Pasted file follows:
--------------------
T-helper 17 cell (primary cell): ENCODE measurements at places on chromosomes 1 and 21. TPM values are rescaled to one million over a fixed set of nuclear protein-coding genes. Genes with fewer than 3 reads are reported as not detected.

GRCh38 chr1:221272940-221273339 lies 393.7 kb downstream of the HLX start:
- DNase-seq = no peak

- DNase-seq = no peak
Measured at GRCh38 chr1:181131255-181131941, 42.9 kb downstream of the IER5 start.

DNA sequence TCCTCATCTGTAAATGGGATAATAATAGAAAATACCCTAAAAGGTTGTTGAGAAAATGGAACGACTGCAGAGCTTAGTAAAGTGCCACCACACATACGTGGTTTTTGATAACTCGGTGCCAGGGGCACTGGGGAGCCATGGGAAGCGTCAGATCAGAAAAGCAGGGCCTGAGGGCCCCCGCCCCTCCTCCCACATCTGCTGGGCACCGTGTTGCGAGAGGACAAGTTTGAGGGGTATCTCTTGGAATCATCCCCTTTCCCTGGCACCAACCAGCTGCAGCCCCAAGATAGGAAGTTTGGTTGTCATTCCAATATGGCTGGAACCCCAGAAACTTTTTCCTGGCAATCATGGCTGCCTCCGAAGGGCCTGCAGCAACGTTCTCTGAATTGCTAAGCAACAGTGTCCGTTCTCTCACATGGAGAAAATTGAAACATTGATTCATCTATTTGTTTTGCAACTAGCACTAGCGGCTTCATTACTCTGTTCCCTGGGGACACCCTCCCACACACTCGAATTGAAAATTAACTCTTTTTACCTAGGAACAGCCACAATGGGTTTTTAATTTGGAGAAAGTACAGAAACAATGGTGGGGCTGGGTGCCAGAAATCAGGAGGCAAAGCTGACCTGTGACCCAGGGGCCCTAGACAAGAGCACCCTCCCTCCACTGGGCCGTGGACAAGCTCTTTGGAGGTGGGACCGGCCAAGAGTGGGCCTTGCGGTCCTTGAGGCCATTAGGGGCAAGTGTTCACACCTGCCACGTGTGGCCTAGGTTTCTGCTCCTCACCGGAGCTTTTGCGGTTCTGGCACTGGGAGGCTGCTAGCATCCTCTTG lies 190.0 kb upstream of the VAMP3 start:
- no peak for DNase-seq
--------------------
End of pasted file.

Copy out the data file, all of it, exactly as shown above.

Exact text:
T-helper 17 cell (primary cell): ENCODE measurements at places on chromosomes 1 and 21. TPM values are rescaled to one million over a fixed set of nuclear protein-coding genes. Genes with fewer than 3 reads are reported as not detected.

GRCh38 chr1:221272940-221273339 lies 393.7 kb downstream of the HLX start:
- DNase-seq = no peak

- DNase-seq = no peak
Measured at GRCh38 chr1:181131255-181131941, 42.9 kb downstream of the IER5 start.

DNA sequence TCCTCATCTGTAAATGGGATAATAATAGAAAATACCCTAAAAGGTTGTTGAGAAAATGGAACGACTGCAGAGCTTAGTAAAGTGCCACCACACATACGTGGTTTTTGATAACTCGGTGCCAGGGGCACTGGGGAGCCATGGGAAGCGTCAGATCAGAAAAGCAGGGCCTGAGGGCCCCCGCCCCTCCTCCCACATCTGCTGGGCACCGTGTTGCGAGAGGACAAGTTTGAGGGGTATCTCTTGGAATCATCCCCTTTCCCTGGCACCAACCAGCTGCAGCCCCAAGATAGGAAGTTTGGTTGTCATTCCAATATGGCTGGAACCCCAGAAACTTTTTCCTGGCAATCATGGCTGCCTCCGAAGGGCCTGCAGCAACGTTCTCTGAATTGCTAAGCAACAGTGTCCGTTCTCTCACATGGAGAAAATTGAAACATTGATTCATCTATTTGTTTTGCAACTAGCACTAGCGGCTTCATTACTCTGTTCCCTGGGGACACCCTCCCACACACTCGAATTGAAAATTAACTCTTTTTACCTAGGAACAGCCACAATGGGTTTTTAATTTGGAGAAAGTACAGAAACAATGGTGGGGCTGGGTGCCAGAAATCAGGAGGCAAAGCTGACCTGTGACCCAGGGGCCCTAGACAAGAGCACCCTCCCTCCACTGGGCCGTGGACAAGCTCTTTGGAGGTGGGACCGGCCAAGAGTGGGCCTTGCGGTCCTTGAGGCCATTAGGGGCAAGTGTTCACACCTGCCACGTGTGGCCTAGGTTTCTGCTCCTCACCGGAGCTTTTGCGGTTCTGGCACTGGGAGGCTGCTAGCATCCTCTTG lies 190.0 kb upstream of the VAMP3 start:
- no peak for DNase-seq